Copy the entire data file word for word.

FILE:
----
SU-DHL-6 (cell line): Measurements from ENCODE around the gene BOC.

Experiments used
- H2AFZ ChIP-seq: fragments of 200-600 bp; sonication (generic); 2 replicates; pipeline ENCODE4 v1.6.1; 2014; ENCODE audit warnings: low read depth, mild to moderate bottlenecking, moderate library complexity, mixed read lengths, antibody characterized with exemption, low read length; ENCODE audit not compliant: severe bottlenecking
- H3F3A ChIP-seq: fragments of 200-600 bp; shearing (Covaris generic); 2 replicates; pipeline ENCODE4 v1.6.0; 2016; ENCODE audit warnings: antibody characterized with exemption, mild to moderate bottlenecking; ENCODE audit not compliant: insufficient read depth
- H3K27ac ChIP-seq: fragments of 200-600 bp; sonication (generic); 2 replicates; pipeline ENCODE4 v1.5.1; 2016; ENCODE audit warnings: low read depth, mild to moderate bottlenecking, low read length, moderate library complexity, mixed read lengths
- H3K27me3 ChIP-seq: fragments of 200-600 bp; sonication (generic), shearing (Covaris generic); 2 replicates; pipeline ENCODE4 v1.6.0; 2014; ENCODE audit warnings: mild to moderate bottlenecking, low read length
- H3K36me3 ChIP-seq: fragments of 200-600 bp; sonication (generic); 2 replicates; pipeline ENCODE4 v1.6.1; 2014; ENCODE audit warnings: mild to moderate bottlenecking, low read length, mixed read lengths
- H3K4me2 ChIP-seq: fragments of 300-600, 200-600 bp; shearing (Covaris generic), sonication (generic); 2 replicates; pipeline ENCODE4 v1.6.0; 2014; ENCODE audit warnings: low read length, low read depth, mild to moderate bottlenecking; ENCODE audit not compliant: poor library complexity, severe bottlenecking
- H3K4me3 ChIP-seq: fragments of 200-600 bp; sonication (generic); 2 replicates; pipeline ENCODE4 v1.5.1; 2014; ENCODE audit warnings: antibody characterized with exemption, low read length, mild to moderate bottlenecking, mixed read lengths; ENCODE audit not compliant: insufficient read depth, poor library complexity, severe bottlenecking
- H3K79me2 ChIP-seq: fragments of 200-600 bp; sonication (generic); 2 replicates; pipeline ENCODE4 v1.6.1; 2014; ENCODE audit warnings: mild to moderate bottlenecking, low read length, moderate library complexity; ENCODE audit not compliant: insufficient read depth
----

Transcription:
SU-DHL-6 (cell line): Measurements from ENCODE around the gene BOC.

Experiments used
- H2AFZ ChIP-seq: fragments of 200-600 bp; sonication (generic); 2 replicates; pipeline ENCODE4 v1.6.1; 2014; ENCODE audit warnings: low read depth, mild to moderate bottlenecking, moderate library complexity, mixed read lengths, antibody characterized with exemption, low read length; ENCODE audit not compliant: severe bottlenecking
- H3F3A ChIP-seq: fragments of 200-600 bp; shearing (Covaris generic); 2 replicates; pipeline ENCODE4 v1.6.0; 2016; ENCODE audit warnings: antibody characterized with exemption, mild to moderate bottlenecking; ENCODE audit not compliant: insufficient read depth
- H3K27ac ChIP-seq: fragments of 200-600 bp; sonication (generic); 2 replicates; pipeline ENCODE4 v1.5.1; 2016; ENCODE audit warnings: low read depth, mild to moderate bottlenecking, low read length, moderate library complexity, mixed read lengths
- H3K27me3 ChIP-seq: fragments of 200-600 bp; sonication (generic), shearing (Covaris generic); 2 replicates; pipeline ENCODE4 v1.6.0; 2014; ENCODE audit warnings: mild to moderate bottlenecking, low read length
- H3K36me3 ChIP-seq: fragments of 200-600 bp; sonication (generic); 2 replicates; pipeline ENCODE4 v1.6.1; 2014; ENCODE audit warnings: mild to moderate bottlenecking, low read length, mixed read lengths
- H3K4me2 ChIP-seq: fragments of 300-600, 200-600 bp; shearing (Covaris generic), sonication (generic); 2 replicates; pipeline ENCODE4 v1.6.0; 2014; ENCODE audit warnings: low read length, low read depth, mild to moderate bottlenecking; ENCODE audit not compliant: poor library complexity, severe bottlenecking
- H3K4me3 ChIP-seq: fragments of 200-600 bp; sonication (generic); 2 replicates; pipeline ENCODE4 v1.5.1; 2014; ENCODE audit warnings: antibody characterized with exemption, low read length, mild to moderate bottlenecking, mixed read lengths; ENCODE audit not compliant: insufficient read depth, poor library complexity, severe bottlenecking
- H3K79me2 ChIP-seq: fragments of 200-600 bp; sonication (generic); 2 replicates; pipeline ENCODE4 v1.6.1; 2014; ENCODE audit warnings: mild to moderate bottlenecking, low read length, moderate library complexity; ENCODE audit not compliant: insufficient read depth